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article imageNorth Korea's 'The Jongettes' makes splash online

By Stephanie Medeiros     Feb 19, 2012 in World
A group of all female musicians affectionately called "The Jongettes" played during Kim Jong il's birthday and also wrote a song showing their loyalty to Kim's son Kim Jong Un.
Surfaced photos show an all-female group now being called The Jongettes hailing from North Korea. The group sings propaganda songs about Kim Jong Un, the late Kim Jong il's son and predecessor, as well as doing song-and-dance numbers which include synchronized swimmers and acrobatics. The pictures have garnered buzz for both being an interesting look into the mourning of the late dictator as well as being zany and quirky.
As Buzz Feed's Whitney Jefferson wrote, "Among the many performances during yesterday's celebration of their fallen dictator's life was a song performed by the country's first-ever girl group. First-ever! The Jongettes — yes, really — performed a tribute to Kim Jong il and later on a group of synchronized swimmers danced to the song, 'We Will Defend General Kim Jong Un at the Risk of Our Lives.' How uplifting!"
Called the "Art Squad" in North Korea, Daily Mail reports the all girl band performed during Kim Jong il's 70th birthday recently, which was celebrated two months after the death of the late leader. Wearing military uniforms and sporting matching instruments, the Jongettes have spurred much buzz throughout the Blogosphere and news sites.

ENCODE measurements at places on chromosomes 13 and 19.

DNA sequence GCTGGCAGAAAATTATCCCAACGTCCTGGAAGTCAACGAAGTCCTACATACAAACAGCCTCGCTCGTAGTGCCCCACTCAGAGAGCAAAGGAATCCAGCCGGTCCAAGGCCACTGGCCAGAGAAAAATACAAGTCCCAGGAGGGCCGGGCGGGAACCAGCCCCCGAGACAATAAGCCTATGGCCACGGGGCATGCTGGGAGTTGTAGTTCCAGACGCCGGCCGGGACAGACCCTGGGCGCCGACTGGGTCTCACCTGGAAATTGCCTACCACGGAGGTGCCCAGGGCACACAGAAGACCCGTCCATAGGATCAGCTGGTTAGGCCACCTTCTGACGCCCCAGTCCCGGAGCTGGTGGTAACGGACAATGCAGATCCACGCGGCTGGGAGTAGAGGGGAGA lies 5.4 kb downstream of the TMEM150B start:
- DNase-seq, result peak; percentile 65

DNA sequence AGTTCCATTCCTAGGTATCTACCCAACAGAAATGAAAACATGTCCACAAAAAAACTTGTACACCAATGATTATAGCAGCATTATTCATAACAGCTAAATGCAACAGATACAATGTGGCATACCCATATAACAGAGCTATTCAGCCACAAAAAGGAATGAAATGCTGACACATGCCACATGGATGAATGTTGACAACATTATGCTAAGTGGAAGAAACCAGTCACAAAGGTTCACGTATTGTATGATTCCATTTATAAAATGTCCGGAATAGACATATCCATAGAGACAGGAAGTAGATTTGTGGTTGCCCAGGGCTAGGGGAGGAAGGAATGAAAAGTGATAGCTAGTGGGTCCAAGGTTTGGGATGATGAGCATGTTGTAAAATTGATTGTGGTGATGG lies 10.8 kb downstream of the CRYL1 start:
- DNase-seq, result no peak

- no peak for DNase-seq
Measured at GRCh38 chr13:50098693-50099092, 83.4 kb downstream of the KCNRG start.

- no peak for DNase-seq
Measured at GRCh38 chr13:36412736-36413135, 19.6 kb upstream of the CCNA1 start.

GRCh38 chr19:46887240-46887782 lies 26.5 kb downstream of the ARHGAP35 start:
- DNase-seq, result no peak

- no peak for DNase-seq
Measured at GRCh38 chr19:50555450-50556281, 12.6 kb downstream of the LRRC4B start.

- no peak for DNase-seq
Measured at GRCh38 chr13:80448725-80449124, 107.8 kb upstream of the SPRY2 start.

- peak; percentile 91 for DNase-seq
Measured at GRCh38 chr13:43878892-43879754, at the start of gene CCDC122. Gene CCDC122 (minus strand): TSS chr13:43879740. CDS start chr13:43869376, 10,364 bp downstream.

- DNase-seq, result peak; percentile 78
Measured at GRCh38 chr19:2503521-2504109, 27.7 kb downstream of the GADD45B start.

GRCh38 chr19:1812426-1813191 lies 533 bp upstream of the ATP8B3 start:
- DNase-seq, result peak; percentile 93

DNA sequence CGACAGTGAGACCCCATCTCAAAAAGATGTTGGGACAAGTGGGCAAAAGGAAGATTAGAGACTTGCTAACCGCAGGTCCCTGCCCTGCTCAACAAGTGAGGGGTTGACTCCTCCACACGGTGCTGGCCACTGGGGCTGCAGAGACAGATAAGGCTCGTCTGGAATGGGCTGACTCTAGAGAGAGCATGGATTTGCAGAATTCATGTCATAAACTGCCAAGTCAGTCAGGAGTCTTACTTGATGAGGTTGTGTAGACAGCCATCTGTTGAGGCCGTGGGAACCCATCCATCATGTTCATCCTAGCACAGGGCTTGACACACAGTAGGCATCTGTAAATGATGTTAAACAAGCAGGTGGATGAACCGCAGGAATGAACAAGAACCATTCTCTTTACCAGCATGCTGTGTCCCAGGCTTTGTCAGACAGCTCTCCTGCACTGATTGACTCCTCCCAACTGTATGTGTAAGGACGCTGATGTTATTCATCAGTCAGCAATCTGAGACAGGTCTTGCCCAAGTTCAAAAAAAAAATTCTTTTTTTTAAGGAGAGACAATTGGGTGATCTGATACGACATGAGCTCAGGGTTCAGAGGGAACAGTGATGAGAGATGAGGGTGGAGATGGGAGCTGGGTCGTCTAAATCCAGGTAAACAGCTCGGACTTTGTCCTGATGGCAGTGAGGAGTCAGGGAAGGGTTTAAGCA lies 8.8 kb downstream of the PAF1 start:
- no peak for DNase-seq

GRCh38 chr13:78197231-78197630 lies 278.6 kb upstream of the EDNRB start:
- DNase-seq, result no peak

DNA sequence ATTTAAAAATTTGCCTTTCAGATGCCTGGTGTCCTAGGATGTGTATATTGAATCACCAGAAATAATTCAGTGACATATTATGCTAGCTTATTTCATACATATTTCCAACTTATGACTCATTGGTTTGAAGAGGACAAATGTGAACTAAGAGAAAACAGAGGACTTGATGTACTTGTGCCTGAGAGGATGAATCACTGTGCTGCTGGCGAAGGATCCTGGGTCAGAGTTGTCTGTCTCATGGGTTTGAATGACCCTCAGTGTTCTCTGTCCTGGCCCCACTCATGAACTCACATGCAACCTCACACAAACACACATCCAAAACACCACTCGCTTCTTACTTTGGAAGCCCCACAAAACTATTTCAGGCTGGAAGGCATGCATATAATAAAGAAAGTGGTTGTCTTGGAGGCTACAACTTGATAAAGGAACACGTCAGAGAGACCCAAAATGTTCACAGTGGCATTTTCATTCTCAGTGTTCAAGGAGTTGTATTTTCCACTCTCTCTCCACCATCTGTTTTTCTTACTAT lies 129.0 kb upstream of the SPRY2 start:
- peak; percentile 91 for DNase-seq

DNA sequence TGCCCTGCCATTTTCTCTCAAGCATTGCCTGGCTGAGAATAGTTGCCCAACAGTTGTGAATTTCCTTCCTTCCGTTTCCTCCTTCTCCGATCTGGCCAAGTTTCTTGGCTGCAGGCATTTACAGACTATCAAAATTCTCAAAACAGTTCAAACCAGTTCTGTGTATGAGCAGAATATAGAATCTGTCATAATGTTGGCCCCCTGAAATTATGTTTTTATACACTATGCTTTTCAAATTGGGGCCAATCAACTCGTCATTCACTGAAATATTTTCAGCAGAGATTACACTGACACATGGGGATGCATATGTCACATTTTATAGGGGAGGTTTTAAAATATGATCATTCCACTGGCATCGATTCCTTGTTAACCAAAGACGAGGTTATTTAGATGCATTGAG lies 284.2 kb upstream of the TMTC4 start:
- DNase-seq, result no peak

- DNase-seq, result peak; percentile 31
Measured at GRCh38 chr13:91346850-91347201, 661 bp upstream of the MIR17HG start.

The Jongettes performing.
The Jongettes performing.
Reuters
Along with the girl band, younger girls performed synchronized swimming with a colorful backdrop and matching costumes--things not entirely associated with North Korea by outsiders. Outside of the ceremony, North Korean citizens gathered in large groups to pay their respects and celebrate their former leader's birthday. Kim Jong il died in December, reportedly from heart complications.
Sychronized swimming during the celebration of Kim Jong il s birthday.
Sychronized swimming during the celebration of Kim Jong il's birthday.
Reuters
Recently China's version of Twitter, Weibo, caught international controversy when a rumor was sparked on Weibo that Kim Jong Un was assassinated, the rumors stemming from the North Korean embassy in Beijing being surrounded by unmarked cars, as reported by Forbes. However, it was later revealed to not be true.
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